Cass entrepreneur launches new legal training model
Acculaw will recruit legal trainees and second them to firms
A Cass entrepreneur has launched an innovative new business which could help transform the way law firms recruit trainee solicitors.
Acculaw, which has been founded by Cass EMBA student, Susan Cooper, is the first non-legal service provider to be authorised by the Solicitors Regulation Authority to take on trainee solicitors.
The company, incubated at Cass's Peter Cullum Centre for Entrepreneurship, offers training contracts to law graduates and seconds them to law firms and in-house legal departments in order to complete their training.
It is a radical break from the traditional recruitment regime in which firms recruit law students on contracts two years ahead of taking them on.
Founder and CEO, Susan Cooper, said the new venture promises to give law firms more flexibility with their trainee intakes and dramatically reduce their overheads by removing some of the costs of recruiting future trainees.
She said the company will also offer new benefits to students. "One of the major advantages for trainees, apart from access to the legal profession, is the potential to gain varied experience in more than one firm through an Acculaw training contract.
"Firms have different cultures and clients, so the mix trainees experience while completing their training contract will make them more versatile and adaptable to changing environments."
Acculaw may help stem the decline in training contract numbers which have dropped by 23% since July 2008 and respond to the threat of UK jobs being lost to outsourcing overseas.
"Acculaw aims to make training UK based future lawyers a more attractive proposition to firms and in-house legal departments to help keep jobs in the UK and address the huge over-supply of graduates in the market desperate to get into the legal profession," Ms Cooper said.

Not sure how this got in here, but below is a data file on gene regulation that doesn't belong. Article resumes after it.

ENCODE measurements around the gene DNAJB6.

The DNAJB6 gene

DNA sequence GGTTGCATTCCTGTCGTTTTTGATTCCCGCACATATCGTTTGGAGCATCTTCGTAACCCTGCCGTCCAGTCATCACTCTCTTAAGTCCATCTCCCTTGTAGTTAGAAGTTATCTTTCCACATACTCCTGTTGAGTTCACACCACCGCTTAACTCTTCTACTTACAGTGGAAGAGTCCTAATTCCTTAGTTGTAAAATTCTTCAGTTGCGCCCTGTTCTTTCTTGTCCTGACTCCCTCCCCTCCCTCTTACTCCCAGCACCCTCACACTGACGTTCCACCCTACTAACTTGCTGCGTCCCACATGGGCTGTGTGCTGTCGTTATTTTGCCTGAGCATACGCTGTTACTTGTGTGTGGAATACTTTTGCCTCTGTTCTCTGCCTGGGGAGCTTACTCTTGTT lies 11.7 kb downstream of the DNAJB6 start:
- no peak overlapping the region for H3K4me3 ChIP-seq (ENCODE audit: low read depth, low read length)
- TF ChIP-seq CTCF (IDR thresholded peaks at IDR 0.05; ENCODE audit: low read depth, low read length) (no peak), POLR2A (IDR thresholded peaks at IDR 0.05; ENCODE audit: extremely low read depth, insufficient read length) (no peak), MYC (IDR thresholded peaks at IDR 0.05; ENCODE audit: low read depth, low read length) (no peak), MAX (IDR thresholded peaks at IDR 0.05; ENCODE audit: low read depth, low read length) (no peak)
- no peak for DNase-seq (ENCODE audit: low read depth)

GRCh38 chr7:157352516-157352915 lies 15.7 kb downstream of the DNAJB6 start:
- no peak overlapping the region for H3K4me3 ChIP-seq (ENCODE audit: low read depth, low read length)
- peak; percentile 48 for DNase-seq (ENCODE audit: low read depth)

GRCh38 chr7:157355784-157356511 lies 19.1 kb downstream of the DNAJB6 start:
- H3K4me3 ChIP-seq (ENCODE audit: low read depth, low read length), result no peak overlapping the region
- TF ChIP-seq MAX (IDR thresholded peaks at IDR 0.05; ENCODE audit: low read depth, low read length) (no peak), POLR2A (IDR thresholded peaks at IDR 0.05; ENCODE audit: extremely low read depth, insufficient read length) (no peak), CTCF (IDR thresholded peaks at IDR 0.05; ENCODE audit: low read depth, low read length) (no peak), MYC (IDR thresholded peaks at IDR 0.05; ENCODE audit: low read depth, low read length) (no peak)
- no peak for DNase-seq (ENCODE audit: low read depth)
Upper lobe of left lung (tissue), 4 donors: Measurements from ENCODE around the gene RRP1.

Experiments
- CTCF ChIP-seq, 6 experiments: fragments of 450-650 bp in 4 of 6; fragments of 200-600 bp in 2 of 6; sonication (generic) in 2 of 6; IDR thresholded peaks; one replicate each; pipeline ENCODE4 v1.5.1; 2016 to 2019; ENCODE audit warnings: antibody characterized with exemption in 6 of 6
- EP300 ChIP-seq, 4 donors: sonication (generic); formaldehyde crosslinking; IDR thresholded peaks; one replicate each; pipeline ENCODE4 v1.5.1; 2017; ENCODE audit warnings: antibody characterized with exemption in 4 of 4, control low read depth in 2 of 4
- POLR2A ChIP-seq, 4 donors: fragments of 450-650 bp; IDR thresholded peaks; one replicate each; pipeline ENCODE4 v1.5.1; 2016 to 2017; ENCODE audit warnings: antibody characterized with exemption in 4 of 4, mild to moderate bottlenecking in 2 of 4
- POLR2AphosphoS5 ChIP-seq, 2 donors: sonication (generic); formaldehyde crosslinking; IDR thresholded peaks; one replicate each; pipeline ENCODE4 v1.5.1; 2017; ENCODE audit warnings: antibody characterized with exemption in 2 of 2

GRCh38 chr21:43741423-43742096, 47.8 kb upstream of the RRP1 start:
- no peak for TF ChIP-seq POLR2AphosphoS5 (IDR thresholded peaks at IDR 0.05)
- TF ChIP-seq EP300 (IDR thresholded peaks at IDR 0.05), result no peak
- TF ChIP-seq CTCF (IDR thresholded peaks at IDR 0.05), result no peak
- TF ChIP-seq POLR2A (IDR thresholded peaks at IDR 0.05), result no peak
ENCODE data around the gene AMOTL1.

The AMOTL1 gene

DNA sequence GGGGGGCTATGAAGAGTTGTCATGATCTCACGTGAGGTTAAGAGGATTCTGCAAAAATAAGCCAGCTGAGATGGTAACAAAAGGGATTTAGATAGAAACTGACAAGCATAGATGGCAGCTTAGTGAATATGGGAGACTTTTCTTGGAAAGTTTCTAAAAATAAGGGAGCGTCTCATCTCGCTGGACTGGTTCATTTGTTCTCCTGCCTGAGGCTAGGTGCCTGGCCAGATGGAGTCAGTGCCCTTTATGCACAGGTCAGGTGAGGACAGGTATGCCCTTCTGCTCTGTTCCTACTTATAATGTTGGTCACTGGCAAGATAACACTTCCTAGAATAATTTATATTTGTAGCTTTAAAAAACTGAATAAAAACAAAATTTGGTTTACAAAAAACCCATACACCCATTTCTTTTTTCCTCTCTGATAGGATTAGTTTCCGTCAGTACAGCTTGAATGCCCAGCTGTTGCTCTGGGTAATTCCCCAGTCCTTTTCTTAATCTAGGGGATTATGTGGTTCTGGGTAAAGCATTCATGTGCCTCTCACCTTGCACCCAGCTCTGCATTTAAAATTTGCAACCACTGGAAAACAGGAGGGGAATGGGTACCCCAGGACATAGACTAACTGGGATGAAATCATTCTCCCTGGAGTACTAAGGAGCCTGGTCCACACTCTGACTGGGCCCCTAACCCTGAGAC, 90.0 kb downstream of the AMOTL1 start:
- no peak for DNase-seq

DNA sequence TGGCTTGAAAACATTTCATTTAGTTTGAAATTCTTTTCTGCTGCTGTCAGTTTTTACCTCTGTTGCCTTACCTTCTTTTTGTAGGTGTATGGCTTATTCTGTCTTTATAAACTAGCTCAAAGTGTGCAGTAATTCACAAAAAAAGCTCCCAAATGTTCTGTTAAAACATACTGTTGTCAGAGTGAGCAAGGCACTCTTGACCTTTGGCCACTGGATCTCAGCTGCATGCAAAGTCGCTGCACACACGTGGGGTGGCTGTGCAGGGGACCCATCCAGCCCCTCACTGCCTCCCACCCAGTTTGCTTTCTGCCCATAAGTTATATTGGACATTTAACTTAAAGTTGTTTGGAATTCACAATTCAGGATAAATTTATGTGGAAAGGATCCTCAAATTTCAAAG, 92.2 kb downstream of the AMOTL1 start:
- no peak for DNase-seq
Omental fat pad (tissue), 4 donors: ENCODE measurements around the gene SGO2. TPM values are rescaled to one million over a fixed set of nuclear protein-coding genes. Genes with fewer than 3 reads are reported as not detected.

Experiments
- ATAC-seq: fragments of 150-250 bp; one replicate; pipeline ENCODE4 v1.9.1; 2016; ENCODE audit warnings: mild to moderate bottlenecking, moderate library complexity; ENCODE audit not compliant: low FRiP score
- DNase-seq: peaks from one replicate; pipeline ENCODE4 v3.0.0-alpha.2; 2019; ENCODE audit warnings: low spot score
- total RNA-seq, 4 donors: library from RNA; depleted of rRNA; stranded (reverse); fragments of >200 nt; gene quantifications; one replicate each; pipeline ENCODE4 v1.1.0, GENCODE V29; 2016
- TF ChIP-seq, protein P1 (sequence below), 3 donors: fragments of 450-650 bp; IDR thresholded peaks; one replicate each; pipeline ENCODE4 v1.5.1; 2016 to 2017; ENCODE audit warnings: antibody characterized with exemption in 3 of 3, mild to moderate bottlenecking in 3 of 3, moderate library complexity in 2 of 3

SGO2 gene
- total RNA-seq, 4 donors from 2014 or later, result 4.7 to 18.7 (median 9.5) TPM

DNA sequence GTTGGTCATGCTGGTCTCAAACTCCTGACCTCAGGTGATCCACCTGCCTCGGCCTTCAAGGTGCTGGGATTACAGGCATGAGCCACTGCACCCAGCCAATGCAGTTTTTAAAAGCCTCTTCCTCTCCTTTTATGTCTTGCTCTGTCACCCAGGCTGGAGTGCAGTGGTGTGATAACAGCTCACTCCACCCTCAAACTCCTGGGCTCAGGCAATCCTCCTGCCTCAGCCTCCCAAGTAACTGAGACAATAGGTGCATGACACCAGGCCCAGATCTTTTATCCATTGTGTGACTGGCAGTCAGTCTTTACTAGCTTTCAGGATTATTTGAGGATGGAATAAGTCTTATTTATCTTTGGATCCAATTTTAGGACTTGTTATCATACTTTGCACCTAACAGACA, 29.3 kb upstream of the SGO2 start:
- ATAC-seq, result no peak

"The number of lawyers available in the market should be governed by the supply and demand of legal services, not the temporary effects of recession or the lure of short term gains from outsourcing work to low cost jurisdictions."
Ms Cooper was inspired to start-up the company after completing her dissertation on the legal industry while studying for an EMBA at Cass.
"The EMBA has helped me to look at business from an overall perspective and understand the different disciplines and how they interact with each other," she said. "Having the opportunity to speak to people who are your peers but who have come from very different industries also gives you a much broader outlook on business."
Acculaw has been incubated at the Peter Cullum Centre for Entrepreneurship since the beginning of 2011. Chair of the Centre, Nick Badman, said: "Acculaw is an innovative and exciting new business venture which responds to many pressures currently facing firms in terms of their trainee intake.
"We are extremely proud to be supporting Acculaw at the Centre, which brings together the expertise and experience of successful entrepreneurs, financiers, business leaders and academics to help new business ventures prosper."